(2000). Essentially, an approximate solution is computed minimizing the following quadratic form:

ˆ

F(xa) + ˆ**K**(x −xa) −y˜

2
**S**−ε1

+

(x −xa) 2

**R**, (33)

**where S**ε**is the noise covariance matrix and R is the **

regular-ization matrix containing a priori covariances and smoothing constraints. This leads to the following representation for the solution:

x = xa +

ˆ

**K**T **S**−_{ε}1**K**ˆ +**R**
−1

(34)

× ˆ**K**T **S**−_{ε}1y˜ −Fˆ(xa)

.

The simulated limb radiances and the weighting functions are calculated using the SCIATRAN radiative transfer model (Rozanov et al., 2005b). Whereas the radiance is simulated accounting for the multiple scattering effects, the weighting functions are obtained in the single scattering approximation. The non-linearity of the inverse problem is accounted for em-ploying the Gauss-Newton iterative approach resulting in the following solution at (i+ 1)-th iterative step:

xi+1 = xa +

ˆ

**K**T_{i} **S**−_{ε}1**K**ˆi +**R**
−1

(35)

× ˆ**K**T_{i} **S**−_{ε}1y˜ −Fˆ(xi) + ˆ**K**i (xi −xa)

.

Here, the state vector, x, contains number densities of all atmospheric species considered in the main inversion proce-dure at all altitude layers. In the current study the retrieval is performed for vertical profiles of BrO, O3, and NO2. The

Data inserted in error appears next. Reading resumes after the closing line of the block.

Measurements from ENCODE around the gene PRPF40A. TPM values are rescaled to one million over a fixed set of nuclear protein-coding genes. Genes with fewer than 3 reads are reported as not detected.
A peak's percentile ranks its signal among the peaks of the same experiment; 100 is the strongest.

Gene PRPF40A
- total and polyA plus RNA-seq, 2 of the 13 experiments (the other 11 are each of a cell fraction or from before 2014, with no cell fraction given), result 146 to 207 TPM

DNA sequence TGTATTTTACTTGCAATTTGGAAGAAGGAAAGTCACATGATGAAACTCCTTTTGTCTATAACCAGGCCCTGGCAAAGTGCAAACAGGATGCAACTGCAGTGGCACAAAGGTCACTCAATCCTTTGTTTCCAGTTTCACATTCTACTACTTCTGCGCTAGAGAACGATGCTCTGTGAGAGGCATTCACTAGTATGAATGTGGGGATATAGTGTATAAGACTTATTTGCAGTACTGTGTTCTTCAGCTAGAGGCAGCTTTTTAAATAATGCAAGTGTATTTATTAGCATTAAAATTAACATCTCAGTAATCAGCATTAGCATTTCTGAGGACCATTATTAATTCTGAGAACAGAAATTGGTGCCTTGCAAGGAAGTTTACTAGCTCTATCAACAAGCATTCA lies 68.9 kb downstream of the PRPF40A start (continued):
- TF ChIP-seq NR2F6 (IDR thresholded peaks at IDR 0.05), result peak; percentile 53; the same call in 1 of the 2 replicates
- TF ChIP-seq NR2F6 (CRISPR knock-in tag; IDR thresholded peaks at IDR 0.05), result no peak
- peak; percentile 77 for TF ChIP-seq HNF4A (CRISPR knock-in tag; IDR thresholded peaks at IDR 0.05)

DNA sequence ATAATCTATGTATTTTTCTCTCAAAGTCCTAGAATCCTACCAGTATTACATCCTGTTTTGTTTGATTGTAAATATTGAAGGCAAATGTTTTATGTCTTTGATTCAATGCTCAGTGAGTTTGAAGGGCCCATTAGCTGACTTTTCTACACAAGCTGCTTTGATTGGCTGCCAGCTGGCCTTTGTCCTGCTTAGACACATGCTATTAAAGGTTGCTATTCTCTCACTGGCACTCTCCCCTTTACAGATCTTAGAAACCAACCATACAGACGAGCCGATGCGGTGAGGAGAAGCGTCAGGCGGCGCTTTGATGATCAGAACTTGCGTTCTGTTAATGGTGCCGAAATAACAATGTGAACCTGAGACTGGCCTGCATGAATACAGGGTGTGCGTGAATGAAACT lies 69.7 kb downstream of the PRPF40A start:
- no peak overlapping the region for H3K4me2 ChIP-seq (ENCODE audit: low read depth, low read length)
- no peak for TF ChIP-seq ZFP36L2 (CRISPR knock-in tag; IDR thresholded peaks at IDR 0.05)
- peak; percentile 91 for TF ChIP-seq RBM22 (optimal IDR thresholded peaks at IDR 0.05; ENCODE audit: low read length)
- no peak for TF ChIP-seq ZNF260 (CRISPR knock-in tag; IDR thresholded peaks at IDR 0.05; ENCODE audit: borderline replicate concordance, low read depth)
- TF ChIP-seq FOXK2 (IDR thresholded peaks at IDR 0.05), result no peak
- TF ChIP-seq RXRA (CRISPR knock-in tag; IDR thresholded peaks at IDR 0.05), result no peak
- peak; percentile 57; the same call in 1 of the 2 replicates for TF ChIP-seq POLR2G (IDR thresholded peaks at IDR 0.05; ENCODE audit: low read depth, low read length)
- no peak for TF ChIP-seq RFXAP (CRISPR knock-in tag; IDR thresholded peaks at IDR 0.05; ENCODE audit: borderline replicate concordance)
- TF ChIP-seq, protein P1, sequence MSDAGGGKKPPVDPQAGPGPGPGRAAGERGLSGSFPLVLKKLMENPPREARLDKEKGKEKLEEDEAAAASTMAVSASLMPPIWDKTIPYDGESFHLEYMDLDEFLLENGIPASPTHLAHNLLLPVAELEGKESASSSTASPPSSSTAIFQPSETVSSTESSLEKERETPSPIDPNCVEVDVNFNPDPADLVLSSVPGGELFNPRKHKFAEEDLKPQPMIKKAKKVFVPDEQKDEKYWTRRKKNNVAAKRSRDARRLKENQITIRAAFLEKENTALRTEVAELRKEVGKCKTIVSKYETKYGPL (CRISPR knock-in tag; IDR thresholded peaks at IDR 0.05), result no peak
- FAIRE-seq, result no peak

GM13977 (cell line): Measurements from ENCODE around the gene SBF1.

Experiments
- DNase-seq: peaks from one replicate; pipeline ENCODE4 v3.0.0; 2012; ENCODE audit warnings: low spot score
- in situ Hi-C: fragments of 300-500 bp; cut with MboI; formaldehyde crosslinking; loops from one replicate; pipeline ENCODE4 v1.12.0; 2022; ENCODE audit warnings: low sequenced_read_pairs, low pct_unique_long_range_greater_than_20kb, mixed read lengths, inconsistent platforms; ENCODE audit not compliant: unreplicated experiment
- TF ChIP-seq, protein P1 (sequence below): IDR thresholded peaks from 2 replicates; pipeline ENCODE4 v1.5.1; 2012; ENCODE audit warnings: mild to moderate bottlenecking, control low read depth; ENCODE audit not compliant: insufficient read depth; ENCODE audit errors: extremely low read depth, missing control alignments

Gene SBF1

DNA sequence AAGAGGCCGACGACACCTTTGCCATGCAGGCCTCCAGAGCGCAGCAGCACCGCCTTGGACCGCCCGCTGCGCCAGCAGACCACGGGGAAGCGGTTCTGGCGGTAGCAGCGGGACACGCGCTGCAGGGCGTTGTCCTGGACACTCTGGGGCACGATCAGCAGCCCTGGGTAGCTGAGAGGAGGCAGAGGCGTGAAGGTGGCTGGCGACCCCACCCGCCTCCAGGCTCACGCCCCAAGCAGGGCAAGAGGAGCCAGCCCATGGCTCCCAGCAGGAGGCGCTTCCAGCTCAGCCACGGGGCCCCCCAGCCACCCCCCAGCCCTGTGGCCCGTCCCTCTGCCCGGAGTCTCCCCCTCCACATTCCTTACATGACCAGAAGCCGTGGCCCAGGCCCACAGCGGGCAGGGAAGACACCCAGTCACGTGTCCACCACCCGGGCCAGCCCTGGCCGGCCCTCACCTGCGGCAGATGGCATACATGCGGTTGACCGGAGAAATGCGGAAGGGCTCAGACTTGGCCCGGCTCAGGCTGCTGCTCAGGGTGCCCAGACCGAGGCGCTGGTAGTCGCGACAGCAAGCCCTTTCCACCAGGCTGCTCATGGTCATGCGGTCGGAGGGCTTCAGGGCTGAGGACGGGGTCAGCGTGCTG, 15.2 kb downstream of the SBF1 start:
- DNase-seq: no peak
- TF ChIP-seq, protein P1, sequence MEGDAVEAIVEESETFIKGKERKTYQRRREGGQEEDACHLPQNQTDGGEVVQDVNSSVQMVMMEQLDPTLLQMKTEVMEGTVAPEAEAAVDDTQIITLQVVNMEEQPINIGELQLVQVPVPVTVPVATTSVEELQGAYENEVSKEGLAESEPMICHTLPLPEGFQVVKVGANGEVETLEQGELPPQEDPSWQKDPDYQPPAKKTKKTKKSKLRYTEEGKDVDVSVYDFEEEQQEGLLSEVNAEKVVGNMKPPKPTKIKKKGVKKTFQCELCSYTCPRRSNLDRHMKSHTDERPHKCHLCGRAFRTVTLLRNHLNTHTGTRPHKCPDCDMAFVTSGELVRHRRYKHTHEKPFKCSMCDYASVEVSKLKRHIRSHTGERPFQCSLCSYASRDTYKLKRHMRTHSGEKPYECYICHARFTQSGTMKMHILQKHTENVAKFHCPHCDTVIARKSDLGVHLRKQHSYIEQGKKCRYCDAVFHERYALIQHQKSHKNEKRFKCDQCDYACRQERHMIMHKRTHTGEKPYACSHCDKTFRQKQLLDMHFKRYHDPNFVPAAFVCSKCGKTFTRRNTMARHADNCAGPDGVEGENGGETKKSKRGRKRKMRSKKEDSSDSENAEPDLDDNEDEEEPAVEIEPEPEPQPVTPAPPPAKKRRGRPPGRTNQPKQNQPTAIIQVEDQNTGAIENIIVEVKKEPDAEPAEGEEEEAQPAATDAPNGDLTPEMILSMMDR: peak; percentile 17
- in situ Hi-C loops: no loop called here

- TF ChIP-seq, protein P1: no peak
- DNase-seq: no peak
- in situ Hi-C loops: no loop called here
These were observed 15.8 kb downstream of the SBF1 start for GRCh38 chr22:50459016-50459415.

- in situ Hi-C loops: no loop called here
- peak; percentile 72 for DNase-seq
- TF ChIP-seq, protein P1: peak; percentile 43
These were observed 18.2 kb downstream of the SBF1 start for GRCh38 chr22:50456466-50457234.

latter two, however, are auxiliary parameters used to improve the retrieval quality. The iterative process is stopped if the maximum difference between BrO vertical distributions ob-tained at two subsequent iterative steps does not exceed 1 %. Typically 2–3 iterations are required to achieve the conver-gence.

Similar to the MPI Mainz retrieval the diagonal elements
**of the noise covariance matrix, S**ε, are set in accordance to

the noise level estimated from the fit residuals at the
pre-processing step. The off-diagonal elements are set to zero
assuming a spectrally uncorrelated noise. The regularization
**matrix, R, consist of two terms:**

**R** = **S**−_{a}1 +**T**, (36)

**where S**ais the a priori covariance matrix as used in the

max-imum a posteriori information method described by Rodgers
**(2000) and matrix T, discussed in more details below, **
con-tains smoothness constraints. As not only the vertical
dis-tribution of BrO but also those of O3and NO2are retrieved

during the main inversion procedure, the a priori covariances need to be set for all species. For each particular species the

elements of the a priori covariance matrix are set in accor-dance with the following rule:

{Sa}i,j = σi σj exp

−|zi −zj| lc

, (37)

whereσi andσj are a priori uncertainties at altitudeszi and zj, respectively, andlcis the correlation length (set to 1.5 km

in this study). The full a priori covariance matrix is formed then from the covariance matrices of all species included in the inversion procedure assuming the species to be uncorre-lated:

**S**a =

**S**O3

a **0** **0**

**0 S**NO2

a **0**

**0** **0** **S**BrO_{a}

, (38)

**where 0 represents a zero submatrix. A priori uncertainties**
for BrO are set according to the volume mixing ratio
uncer-tainty of 25 pptV if it does not exceed 4×107molec cm−3